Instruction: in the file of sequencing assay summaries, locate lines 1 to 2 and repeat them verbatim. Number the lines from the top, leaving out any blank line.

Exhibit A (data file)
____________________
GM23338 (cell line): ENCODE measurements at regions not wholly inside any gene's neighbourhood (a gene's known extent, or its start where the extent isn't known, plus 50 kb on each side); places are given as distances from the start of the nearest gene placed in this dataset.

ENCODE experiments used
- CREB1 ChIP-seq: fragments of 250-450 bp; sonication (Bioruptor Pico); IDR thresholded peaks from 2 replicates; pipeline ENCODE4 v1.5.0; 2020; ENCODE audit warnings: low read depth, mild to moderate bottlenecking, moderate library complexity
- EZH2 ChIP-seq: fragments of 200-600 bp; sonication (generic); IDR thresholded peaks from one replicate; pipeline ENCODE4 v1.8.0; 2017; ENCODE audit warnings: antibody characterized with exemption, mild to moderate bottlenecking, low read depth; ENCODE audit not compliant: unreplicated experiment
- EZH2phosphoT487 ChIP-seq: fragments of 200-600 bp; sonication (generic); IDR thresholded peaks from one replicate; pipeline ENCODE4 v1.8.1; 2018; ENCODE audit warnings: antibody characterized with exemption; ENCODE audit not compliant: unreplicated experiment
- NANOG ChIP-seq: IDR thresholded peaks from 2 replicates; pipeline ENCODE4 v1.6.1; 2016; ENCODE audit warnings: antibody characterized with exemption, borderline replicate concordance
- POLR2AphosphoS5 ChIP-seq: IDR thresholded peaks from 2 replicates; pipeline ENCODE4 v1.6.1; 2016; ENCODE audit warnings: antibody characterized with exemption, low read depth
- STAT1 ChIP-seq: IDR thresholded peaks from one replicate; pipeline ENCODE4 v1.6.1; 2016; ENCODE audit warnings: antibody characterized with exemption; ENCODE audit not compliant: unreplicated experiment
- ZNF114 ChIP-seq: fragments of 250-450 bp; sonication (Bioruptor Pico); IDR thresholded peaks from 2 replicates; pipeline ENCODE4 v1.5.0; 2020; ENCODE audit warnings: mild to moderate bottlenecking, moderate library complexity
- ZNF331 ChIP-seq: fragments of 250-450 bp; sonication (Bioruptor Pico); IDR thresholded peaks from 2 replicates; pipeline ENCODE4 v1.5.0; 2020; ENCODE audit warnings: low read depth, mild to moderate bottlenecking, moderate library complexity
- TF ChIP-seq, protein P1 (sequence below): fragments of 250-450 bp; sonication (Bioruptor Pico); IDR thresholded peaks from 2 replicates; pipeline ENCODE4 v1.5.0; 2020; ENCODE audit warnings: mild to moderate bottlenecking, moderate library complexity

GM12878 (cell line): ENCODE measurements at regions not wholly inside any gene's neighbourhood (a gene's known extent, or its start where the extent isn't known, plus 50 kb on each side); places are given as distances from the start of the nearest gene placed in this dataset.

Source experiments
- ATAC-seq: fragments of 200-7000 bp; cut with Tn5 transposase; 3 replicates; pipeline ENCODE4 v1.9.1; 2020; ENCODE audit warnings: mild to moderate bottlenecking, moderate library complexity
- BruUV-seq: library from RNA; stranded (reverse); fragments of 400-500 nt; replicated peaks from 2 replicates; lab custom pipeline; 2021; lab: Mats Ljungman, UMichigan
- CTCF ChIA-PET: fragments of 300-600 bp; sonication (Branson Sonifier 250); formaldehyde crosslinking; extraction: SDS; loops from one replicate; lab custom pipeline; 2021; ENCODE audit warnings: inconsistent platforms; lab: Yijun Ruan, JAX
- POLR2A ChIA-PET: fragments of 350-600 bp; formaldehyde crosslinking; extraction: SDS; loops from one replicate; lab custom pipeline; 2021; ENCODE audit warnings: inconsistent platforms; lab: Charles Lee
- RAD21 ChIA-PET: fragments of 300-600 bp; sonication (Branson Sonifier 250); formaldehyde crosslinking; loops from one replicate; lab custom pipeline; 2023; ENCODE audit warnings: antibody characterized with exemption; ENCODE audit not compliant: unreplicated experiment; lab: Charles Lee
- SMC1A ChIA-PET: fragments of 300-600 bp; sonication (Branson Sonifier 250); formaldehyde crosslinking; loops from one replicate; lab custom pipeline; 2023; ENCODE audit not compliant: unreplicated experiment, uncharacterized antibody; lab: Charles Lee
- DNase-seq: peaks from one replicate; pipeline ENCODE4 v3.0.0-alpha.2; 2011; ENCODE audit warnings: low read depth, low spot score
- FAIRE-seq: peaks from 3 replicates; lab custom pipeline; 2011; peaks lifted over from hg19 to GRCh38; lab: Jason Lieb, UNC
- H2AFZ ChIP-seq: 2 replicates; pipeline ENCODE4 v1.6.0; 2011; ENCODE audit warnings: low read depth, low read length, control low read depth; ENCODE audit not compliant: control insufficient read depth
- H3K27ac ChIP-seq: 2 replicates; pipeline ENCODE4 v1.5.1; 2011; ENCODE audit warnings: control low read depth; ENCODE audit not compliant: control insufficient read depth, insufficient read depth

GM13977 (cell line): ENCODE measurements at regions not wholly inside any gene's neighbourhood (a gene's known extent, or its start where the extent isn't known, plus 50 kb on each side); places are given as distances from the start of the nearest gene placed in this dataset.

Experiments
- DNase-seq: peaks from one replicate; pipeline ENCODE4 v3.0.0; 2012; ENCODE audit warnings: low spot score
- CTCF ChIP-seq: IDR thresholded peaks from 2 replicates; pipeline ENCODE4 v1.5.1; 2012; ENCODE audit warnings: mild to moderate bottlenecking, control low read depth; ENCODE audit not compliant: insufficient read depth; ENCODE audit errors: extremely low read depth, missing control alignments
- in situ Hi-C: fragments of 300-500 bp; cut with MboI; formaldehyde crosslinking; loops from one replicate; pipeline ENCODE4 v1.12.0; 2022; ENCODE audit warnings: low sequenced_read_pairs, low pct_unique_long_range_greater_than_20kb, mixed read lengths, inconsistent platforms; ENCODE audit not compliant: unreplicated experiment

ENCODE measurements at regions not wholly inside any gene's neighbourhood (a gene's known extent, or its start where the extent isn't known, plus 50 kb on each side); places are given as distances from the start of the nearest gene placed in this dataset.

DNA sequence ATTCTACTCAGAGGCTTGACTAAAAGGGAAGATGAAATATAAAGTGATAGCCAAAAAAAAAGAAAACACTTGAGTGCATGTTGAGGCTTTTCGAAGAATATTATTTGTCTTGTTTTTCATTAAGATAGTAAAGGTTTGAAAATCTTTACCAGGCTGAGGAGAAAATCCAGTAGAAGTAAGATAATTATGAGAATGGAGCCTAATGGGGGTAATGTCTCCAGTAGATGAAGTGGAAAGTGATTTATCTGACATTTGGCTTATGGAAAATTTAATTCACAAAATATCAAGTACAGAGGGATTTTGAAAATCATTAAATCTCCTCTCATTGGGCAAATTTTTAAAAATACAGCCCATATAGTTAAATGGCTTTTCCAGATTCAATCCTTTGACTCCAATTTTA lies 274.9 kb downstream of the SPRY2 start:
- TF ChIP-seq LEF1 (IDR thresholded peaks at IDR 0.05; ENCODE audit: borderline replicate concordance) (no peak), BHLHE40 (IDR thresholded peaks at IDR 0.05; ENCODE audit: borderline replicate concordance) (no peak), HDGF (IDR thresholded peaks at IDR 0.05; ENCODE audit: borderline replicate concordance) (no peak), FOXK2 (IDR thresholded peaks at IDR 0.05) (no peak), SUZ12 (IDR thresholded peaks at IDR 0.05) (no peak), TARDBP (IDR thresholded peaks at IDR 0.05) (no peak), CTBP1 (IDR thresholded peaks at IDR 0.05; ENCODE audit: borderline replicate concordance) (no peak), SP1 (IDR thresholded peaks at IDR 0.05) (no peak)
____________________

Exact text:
GM23338 (cell line): ENCODE measurements at regions not wholly inside any gene's neighbourhood (a gene's known extent, or its start where the extent isn't known, plus 50 kb on each side); places are given as distances from the start of the nearest gene placed in this dataset.

ENCODE experiments used